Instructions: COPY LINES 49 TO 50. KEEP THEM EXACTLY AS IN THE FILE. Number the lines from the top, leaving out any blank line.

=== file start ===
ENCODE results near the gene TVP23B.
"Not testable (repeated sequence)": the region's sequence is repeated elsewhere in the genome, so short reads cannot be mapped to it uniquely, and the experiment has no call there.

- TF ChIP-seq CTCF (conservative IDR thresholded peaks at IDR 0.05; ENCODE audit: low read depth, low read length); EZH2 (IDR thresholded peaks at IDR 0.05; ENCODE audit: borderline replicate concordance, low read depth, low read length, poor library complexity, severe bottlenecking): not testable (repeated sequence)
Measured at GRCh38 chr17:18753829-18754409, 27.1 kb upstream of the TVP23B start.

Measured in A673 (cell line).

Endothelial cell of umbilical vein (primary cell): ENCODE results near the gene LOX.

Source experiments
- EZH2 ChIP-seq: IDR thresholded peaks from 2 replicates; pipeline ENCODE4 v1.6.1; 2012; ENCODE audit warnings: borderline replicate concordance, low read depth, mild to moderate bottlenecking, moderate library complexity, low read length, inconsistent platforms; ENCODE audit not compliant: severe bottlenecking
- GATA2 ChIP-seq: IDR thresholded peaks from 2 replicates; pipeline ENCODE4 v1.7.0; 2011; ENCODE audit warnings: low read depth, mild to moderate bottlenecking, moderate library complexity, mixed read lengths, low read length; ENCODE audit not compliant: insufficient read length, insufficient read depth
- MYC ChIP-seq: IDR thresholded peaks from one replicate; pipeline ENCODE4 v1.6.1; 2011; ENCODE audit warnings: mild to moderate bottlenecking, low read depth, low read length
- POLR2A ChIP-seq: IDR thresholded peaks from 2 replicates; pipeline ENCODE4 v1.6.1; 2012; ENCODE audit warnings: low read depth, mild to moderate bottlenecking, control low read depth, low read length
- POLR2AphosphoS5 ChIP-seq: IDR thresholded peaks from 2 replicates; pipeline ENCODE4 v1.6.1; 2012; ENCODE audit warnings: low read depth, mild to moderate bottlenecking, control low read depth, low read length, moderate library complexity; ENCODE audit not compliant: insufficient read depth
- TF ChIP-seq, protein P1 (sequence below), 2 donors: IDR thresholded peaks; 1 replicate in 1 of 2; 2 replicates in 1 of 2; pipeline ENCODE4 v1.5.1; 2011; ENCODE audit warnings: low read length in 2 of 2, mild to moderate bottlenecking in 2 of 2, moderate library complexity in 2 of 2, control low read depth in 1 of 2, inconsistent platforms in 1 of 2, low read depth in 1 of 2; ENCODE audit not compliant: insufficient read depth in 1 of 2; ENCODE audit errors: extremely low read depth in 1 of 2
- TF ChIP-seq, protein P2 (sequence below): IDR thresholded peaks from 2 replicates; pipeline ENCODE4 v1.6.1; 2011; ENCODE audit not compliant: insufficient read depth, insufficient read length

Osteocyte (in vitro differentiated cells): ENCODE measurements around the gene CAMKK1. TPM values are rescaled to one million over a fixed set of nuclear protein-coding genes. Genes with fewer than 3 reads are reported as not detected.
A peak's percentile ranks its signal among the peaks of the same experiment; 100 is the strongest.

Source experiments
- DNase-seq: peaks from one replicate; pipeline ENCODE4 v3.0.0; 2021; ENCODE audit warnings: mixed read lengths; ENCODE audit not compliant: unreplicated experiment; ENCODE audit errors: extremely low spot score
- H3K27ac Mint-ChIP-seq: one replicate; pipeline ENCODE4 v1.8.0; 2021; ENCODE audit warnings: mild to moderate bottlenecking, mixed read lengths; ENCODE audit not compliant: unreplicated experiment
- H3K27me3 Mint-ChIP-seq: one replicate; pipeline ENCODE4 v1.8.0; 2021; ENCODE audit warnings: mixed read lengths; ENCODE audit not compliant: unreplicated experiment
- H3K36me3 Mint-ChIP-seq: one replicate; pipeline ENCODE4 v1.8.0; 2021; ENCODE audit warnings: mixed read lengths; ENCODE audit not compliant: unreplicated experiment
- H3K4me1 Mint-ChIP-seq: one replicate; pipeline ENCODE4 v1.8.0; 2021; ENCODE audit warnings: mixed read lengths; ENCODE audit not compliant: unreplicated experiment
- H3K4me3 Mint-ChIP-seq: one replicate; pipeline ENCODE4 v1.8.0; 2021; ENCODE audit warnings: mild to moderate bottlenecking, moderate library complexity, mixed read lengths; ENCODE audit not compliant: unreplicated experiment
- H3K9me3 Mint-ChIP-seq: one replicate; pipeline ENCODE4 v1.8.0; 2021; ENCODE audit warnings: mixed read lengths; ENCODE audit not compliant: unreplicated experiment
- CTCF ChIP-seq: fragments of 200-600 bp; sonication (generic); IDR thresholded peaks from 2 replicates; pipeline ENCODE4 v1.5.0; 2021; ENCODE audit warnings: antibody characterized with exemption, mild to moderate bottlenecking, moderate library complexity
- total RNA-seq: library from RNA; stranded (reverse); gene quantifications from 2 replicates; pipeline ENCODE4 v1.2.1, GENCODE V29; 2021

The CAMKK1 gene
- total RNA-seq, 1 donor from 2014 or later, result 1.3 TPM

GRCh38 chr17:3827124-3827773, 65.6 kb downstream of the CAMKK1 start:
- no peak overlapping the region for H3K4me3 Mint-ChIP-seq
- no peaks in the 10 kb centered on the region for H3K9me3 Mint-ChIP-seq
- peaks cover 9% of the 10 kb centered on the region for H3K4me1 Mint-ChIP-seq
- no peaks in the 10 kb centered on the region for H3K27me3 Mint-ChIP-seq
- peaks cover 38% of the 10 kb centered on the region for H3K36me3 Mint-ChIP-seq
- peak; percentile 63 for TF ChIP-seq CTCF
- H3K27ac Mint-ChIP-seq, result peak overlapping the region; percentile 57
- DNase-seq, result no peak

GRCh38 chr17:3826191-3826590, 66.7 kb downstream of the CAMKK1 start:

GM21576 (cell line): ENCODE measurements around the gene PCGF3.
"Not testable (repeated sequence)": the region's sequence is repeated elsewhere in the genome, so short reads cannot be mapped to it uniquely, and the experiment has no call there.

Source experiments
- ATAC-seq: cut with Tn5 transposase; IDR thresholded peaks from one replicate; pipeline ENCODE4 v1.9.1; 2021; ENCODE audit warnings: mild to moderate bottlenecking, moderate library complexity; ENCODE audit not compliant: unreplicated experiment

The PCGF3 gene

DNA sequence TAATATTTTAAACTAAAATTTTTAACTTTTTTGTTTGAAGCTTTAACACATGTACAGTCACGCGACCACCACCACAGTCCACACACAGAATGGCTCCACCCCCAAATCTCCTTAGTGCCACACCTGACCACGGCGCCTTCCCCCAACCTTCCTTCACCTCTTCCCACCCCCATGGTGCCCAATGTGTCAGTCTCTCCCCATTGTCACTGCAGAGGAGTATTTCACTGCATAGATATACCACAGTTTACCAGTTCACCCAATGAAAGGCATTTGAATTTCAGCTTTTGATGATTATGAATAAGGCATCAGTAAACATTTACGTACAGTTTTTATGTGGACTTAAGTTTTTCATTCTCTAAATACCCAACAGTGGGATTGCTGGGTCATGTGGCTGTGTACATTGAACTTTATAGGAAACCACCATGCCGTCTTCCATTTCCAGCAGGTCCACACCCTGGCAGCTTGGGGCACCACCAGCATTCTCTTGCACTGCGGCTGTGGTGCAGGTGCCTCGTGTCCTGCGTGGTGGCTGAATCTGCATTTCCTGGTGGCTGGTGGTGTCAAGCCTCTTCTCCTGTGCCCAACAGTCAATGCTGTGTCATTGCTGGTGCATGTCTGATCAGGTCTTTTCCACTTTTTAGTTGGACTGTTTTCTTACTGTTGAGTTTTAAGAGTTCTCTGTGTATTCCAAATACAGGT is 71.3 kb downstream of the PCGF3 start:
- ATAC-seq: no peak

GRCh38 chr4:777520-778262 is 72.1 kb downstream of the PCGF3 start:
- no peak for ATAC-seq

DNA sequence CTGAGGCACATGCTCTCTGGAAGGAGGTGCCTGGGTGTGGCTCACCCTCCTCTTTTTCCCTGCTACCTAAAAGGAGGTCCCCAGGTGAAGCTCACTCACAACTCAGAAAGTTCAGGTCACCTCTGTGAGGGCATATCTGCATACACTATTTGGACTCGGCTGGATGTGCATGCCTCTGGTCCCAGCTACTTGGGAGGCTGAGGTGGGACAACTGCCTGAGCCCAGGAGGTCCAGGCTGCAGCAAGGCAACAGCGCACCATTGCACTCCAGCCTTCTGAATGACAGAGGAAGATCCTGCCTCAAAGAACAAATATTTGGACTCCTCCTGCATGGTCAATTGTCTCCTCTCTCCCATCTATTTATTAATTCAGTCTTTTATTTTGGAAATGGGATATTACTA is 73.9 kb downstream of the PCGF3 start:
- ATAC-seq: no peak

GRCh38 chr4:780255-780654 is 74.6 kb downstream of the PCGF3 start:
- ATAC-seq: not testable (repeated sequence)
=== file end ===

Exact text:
- ATAC-seq: no peak

GRCh38 chr4:780255-780654 is 74.6 kb downstream of the PCGF3 start: